Interventions for preventing and treating pelvic and back pain in pregnancy

  • Review
  • Intervention


  • G Young,

  • D Jewell

Dr Gavin Young, Temple Sowerby Medical Practice, Penrith, Cumbria, CA10 1RW, UK.



More than a third of women experience back pain during pregnancy. The pain can interfere with work, daily activities and sleep.


The objective of the review was to assess the effects of preventive interventions and treatments for pelvic and back pain in pregnancy.

Search strategy

We searched the Cochrane Pregnancy and Childbirth Group trials register (October 2001) and the Cochrane Controlled Trials Register (The Cochrane Library, Issue 3, 2001).

Selection criteria

Randomised trials of any treatment to reduce the incidence or severity of pelvic/back pain in pregnancy, or to prevent pelvic/back pain arising in pregnancy.

Data collection and analysis

Trial quality was assessed and data were extracted independently by two reviewers.

Main results

Three trials are included in this review involving 376 women. One randomized trial compared water gymnastics from 20 weeks with no treatment. The authors report less pain in the treatment group but the data are hard to interpret; there was a difference in rates of absence from work after 32 weeks of pregnancy (odds ratio 0.38, 95% confidence intervals 0.16-0.88). In another trial, acupuncture was rated as giving 'good' or 'excellent' help more frequently than physiotherapy (odds ratio 6.58, 95% confidence intervals 1.0-43.16) but this may reflect the benefit of individual compared with group therapy. One trial of 109 women compared the use of a special shaped pillow to fit under the woman's abdomen (Ozzlo pillow) with a standard pillow. Fewer women rated the Ozzlo pillow of 'little help' compared with the standard pillow (odds ratio 0.32, 95% confidence interval 0.18 to 0.58).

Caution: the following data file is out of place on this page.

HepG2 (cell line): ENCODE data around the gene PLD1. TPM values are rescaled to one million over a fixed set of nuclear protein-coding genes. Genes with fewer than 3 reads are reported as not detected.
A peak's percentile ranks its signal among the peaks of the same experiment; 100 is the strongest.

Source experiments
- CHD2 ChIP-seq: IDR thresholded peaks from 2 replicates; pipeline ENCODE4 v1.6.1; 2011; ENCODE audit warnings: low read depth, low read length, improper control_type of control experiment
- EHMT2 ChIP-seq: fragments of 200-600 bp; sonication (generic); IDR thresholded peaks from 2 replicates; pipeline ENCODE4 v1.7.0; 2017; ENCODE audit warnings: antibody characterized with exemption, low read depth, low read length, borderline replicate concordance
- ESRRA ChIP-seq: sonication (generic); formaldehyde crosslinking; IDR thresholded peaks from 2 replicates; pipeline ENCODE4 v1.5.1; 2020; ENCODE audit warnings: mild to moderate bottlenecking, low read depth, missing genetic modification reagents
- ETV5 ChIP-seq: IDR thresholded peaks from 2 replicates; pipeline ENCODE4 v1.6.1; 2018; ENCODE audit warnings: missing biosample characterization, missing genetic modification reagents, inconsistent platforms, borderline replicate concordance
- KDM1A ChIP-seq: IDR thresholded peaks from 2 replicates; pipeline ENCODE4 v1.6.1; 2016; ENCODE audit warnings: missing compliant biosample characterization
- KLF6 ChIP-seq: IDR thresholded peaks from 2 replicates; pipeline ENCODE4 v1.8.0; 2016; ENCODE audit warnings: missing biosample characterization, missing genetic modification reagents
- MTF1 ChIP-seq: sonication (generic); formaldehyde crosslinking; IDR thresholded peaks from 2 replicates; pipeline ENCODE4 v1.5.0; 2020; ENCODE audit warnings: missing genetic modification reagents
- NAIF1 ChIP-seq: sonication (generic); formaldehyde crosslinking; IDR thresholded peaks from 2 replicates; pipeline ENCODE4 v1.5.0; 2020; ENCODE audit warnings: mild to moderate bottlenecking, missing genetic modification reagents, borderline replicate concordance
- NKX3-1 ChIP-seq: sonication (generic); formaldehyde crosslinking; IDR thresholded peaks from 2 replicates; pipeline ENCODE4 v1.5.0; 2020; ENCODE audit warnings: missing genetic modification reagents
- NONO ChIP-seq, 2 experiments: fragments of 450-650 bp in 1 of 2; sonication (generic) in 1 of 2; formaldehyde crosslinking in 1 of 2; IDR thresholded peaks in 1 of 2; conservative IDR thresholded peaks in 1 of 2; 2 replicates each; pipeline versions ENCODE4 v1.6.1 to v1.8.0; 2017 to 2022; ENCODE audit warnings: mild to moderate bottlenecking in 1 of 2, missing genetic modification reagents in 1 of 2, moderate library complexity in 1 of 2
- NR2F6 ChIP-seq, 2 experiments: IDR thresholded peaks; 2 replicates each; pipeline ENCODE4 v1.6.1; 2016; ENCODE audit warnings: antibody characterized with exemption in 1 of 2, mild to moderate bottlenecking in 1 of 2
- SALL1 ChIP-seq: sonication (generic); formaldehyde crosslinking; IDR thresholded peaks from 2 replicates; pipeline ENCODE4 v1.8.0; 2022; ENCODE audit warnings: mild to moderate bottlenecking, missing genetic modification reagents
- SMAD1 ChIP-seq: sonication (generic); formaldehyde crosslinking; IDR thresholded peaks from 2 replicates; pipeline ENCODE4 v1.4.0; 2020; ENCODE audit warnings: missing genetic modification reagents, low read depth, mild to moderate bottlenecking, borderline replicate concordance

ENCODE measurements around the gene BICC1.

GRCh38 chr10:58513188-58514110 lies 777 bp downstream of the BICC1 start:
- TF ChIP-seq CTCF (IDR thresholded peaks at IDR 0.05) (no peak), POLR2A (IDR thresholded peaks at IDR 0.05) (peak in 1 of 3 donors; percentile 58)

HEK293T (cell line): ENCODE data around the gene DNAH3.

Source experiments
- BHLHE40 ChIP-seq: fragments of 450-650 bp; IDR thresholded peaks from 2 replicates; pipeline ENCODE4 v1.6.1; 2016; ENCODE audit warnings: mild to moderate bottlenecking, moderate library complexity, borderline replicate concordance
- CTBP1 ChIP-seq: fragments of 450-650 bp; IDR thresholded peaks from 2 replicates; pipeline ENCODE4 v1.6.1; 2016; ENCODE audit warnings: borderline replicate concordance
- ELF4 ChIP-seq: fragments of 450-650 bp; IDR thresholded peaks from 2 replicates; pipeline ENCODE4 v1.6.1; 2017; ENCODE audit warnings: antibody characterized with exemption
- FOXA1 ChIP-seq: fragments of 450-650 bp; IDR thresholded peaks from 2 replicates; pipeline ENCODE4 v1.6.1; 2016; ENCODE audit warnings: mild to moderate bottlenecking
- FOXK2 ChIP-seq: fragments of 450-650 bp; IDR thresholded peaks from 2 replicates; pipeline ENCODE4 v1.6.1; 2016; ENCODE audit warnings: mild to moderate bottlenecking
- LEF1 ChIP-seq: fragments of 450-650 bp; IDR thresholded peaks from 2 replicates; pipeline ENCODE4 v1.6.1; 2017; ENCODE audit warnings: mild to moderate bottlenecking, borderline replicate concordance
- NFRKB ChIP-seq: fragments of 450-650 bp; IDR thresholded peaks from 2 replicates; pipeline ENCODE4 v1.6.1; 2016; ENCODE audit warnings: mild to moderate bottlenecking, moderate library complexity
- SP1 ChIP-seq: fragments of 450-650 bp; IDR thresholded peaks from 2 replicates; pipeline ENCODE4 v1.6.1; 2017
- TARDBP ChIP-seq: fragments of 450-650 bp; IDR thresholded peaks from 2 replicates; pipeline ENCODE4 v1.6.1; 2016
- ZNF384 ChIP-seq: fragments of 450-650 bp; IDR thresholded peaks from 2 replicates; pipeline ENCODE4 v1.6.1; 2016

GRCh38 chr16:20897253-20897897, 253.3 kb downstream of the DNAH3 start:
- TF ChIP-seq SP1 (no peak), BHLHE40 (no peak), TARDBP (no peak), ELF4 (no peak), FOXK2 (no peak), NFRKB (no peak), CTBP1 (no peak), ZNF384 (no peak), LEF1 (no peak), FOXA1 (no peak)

Authors' conclusions

Water gymnastics appear to reduce back pain in pregnancy. More women are able to continue at work. Specially shaped pillows help reduce back pain in late pregnancy and improve sleep. It is a pity that the Ozzlo pillow seems no longer to be available. Both physiotherapy and acupuncture may reduce back and pelvic pain. Individual acupuncture sessions were rated as more help than group physiotherapy sessions.

Plain language summary

Plain language summary

Specially shaped pillows, like a nest for the abdomen, help reduce back pain especially at night. The reviewers believe this Ozzlo pillow is no longer made. Both physiotherapy, as education and exercises, and acupuncture may reduce pain. Individually tailored programs are more effective than group programs. It is not clear whether the apparent greater effect of acupuncture over physiotherapy was because it, unlike the physiotherapy, was provided on an individual basis. Water gymnastics classes reduced the number of days sick leave taken because of back pain. More research is needed, particularly into the use of trochanteric (pelvic and hip) belts.